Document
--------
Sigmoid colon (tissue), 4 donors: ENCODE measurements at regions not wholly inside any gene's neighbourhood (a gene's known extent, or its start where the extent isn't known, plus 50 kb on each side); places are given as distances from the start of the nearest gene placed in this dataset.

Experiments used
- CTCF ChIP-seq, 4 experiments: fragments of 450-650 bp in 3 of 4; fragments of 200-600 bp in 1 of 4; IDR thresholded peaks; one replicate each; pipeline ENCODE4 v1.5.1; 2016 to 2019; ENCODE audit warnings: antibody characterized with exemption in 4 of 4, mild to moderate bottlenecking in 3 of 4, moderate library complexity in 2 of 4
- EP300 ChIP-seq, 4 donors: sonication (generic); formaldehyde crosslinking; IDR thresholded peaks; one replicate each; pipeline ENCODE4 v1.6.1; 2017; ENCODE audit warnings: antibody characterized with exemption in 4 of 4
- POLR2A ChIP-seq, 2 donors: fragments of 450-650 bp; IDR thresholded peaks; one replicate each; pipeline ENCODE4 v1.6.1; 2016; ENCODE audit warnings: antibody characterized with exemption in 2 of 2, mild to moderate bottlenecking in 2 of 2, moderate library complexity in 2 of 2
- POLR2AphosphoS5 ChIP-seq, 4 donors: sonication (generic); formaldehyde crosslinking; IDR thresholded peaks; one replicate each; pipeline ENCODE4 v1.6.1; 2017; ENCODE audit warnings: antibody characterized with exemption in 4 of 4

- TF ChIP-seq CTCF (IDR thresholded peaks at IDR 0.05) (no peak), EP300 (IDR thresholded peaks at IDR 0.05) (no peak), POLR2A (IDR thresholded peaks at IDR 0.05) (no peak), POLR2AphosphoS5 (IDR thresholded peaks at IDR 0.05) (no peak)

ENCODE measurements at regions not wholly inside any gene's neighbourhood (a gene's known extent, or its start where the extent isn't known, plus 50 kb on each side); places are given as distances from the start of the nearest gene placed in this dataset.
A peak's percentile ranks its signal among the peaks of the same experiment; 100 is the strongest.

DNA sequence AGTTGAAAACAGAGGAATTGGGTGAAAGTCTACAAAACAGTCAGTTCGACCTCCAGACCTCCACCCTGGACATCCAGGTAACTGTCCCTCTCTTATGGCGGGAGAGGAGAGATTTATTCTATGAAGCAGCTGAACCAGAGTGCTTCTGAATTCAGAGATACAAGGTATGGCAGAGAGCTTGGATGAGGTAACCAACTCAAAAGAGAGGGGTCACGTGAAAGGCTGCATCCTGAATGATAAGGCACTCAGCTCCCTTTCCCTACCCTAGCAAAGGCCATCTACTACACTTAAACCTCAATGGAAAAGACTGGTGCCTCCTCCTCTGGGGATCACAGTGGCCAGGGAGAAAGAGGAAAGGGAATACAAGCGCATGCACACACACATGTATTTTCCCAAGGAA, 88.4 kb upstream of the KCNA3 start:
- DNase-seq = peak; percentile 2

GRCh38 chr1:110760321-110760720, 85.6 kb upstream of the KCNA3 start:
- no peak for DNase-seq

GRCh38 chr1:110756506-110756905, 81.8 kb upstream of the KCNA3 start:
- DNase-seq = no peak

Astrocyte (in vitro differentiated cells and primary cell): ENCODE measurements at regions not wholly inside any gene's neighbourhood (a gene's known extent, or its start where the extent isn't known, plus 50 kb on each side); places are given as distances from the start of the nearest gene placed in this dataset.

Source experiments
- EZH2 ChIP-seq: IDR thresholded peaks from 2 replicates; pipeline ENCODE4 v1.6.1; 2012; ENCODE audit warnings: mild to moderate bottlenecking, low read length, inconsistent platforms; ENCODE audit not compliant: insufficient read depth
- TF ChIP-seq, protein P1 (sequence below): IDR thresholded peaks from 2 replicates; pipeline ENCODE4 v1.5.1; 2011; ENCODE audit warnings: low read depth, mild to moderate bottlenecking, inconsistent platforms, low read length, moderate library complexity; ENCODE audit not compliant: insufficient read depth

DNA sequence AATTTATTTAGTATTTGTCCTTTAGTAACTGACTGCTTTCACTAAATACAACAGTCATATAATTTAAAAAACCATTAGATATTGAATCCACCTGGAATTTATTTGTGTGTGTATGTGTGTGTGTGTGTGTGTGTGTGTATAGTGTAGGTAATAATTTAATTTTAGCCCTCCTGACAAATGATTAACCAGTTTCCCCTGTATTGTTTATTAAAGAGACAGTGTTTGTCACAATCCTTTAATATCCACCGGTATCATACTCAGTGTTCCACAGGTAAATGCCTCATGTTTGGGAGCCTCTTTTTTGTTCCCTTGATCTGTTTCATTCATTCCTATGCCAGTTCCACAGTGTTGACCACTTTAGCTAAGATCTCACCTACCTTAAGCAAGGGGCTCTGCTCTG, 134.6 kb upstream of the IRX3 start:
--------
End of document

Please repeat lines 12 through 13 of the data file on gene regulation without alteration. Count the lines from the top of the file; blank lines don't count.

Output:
GRCh38 chr1:110760321-110760720, 85.6 kb upstream of the KCNA3 start:
- no peak for DNase-seq